Wildlife Conservation, Responsible Travel

The Black Mambas – Tackling conservation in South Africa

Written by  Julie Graham

Conservation in South Africa is risky business. Particularly when it comes to poaching. Over the past two decades, we have witnessed an intensified effort on both sides. On the one hand, we have underground crime syndicates becoming far more sophisticated in their operations. And on the other hand, we have improved anti-poaching systems on the ground to combat what is undoubtedly the biggest threat to wildlife conservation in South Africa.  

As a result of these intensified efforts, the war against poaching has taken on a very military-esque façade which has just made the risky business of conservation even more dangerous. Humans on the frontline and those living in neighboring communities to endangered wildlife are all at risk of being caught in a conservation crossfire.  

Instead of treating the symptoms, a systemic change is needed. A solution that changes the fundamental way the system works.

Where it all began

The women of the anti-poaching unit patrolling the landscape. Conservation in South Africa

The Black Mambas – the world’s first ever all-female anti-poaching unit. Image by 3.D.E. Studios.

“It was clear from the start that poaching was not going to be won with bullets and helicopters. We needed a multi-pronged strategy that would ensure a long-term legacy on the ground,” says Craig Spencer, founder of the Black Mambas – the world’s first ever all-female anti-poaching unit, tackling one of Africa’s most severe conservation crises.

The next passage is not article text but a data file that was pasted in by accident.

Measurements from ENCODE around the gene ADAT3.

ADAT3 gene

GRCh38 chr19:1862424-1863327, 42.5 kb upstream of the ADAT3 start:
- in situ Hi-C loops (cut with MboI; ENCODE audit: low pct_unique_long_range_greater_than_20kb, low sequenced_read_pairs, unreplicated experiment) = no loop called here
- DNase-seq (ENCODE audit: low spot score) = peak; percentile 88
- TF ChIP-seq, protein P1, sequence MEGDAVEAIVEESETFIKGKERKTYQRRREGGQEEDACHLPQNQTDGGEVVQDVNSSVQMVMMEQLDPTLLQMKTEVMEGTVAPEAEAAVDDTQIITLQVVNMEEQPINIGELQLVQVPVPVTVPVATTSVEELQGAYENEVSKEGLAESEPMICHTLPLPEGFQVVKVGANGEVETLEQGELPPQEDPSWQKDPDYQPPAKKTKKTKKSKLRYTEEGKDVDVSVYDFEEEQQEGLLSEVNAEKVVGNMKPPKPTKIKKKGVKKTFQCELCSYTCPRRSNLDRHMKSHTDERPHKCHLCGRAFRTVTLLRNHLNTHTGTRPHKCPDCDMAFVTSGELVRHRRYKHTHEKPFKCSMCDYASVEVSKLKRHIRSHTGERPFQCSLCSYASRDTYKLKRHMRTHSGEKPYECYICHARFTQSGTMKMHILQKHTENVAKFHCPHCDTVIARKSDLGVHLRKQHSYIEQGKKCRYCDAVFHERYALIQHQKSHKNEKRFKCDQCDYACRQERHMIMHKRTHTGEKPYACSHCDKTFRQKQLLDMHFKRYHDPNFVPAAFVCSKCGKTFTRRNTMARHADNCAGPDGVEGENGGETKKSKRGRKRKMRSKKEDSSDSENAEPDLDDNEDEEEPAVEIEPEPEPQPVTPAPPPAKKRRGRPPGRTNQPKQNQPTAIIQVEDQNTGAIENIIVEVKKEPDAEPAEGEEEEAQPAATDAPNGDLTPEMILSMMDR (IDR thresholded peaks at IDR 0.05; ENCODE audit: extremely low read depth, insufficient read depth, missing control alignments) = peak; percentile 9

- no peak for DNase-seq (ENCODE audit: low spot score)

“Poaching is not new to wildlife and reserves, and we keep approaching it with the same old strategies that include pursuit, apprehension and prosecution. This does not make the problem go away.”

Conservation in South Africa

Craig Spencer, founder of the Black Mambas. Image by Jay Spencer.
It was clear from the start that poaching was not going to be won with bullets and helicopters. We needed a multi-pronged strategy that would ensure a long-term legacy on the ground.


After a near-fatal encounter with a black widow spider who saw him exonerated from the army, Craig Spencer pursued his studies in ecology and anthropology. His passion for conservation management led him to the Overberg – a region in South Africa that is considered one of the world’s seven biodiversity hotspots. It is also, sadly, one of the world’s most threatened ecosystems, plagued by poaching. He became embroiled in a militarized anti-poaching role for eight years before moving to the Greater Kruger and his current role as Head Warden for Balule Nature Reserve. Here, he is in charge of initiating various wildlife security protocols, particularly for the preservation of the region’s rhino population.  

Having had first-hand experience in the fight against poaching, Craig took his experience and decided to develop a new strategy. It was a strategy that would work towards developing long-term intervention within the communities. A strategy that would provide a long-term solution against poaching. And a strategy that would embed a deep conservation philosophy into the future generations of the land. 

The strategy was the Black Mambas – an idea that was sparked around a fire in Craig’s small bush camp one night in 2012.

Since then, the Black Mamba Anti-Poaching Unit has gone on to smash the glass ceiling in the conservation arena, even winning the revered Champions of the Earth award – the United Nations’ highest environmental honor.